I can understand how early settlers in rural locations could get cabin fever. There were no cars, phones, electricity, or the many things we take for granted today. But in this era of television, cell phones, computers, Skype, IPods, streaming videos, Facebook, eReaders, and a never-ending list of electronic wonders, it takes a lot of work to be “disconnected” from family, friends, or world events.

I never get cabin fever. There is simply too much to do. Research for a book or article, write, cook hearty stews or soups, answer emails, clean out the closets or design that special project to build next summer …here too, the list goes on and on. There are shelves of books, baskets of books, a Kindle full of books waiting to be discovered. There are stories running through my mind, scenes playing out in my dreams, and characters waiting to be named and given life on pages I have yet to write.

When I need fresh air and just want to play, I let loose the hounds (in this case – golden retrievers) into the fresh fallen snow. They romp, frolic, and roll around making their equivalent of snow angels. They’re like two silly kids enjoying a snow day. When play time is over, we trudge back inside to find a warm fire, a treat for them, and cocoa for me. Nope, there’s no time for cabin fever here in our winter wonderland.

Thanks for stopping by,


by Deborah Epperson

Breaking TWIG

Breaking TWIG


Winter Isolation (?)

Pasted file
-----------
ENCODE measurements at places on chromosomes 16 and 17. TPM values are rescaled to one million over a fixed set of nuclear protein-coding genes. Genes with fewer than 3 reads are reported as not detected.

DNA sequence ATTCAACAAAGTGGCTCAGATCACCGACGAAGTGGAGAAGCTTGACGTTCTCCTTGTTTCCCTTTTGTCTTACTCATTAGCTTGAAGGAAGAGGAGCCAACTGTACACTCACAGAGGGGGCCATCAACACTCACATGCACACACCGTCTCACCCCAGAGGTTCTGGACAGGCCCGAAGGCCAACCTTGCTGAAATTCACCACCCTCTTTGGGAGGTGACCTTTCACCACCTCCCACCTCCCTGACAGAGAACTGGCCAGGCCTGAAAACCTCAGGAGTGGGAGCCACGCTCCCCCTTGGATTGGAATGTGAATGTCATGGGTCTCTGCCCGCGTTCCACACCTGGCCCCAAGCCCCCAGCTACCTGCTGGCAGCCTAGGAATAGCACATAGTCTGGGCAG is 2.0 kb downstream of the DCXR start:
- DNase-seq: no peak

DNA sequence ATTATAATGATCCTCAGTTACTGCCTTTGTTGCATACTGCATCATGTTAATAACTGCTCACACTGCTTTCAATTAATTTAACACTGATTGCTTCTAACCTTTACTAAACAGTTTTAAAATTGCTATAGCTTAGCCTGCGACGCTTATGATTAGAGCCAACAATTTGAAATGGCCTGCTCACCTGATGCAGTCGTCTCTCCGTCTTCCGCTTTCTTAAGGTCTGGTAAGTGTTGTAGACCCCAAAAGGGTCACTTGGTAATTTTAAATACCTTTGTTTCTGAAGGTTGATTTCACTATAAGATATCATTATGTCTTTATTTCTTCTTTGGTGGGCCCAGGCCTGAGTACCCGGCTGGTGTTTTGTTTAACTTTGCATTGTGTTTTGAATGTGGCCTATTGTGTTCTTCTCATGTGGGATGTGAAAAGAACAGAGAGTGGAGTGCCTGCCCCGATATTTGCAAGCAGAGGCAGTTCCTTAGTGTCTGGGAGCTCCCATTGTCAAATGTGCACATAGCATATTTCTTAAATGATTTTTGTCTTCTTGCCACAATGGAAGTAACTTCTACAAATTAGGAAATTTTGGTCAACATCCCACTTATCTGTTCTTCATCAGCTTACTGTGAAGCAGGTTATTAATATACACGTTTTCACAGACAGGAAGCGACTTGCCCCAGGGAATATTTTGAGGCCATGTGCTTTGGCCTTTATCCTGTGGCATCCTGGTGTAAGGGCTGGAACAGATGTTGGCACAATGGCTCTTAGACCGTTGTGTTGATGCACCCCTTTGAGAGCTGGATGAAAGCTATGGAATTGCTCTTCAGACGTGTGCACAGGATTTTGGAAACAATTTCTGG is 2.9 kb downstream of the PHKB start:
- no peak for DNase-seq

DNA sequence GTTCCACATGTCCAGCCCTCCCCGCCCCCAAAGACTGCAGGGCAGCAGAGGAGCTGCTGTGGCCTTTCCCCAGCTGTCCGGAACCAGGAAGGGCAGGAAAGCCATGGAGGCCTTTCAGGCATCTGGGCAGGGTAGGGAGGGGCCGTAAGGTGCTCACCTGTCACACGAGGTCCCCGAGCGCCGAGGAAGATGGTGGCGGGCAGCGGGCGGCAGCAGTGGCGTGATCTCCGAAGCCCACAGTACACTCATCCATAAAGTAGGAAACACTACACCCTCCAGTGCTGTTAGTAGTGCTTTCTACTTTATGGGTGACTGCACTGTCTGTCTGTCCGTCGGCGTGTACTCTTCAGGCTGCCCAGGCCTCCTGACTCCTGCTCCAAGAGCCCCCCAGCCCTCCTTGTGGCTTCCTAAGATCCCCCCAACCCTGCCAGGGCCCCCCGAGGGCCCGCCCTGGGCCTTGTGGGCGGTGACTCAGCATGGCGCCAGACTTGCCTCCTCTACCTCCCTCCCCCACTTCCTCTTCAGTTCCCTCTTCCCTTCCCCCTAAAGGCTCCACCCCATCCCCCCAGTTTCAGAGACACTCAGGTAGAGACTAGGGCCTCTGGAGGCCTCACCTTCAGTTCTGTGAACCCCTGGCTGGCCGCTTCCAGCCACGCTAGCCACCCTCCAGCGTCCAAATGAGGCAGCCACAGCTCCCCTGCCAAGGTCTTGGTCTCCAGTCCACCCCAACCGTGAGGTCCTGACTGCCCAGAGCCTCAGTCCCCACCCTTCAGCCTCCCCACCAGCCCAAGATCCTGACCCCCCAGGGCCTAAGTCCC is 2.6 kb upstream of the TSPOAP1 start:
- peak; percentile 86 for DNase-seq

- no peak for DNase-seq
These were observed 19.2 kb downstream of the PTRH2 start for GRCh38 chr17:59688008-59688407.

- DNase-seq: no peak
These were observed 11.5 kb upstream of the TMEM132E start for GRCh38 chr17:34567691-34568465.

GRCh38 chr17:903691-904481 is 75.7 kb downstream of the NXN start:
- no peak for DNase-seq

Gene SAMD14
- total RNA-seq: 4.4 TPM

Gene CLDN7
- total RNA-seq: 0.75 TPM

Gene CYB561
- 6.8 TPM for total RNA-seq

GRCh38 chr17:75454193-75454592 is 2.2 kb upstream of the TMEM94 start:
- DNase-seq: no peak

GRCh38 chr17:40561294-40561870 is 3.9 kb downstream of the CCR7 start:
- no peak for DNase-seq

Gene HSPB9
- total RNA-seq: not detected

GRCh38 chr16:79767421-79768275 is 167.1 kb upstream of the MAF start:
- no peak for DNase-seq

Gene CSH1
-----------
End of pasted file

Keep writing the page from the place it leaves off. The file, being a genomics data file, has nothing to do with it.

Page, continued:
By Ann MInnett

We live in a snow belt, 21 miles from the nearest town. Our property butts up against the Flathead National Forest, so it seems as though we own thousands and thousands of acres. What I see from my office window this morning: three feet of snow, forest, and higher mountains to the west. And it’s snowing.Image

I thrive in the quiet, the isolation, and even the long dark nights of Montana’s winter—great ambiance for writing.

However, we are far from alone up here. An amazing community of like-minded folks has sprung up within a mile radius. Some of us are year-rounders, some not. We have neighborhood gatherings, and we leave each other alone. We are self-sufficient, and we help one another. We are retired seniors, and some are just starting families. Coming from the big city where I knew the couples who lived on either side of our house and no one else (until I had a garage sale before moving), our community both worries and delights me.

I find solitude and a close spiritual connection in this wilderness, but I was more isolated in the big city.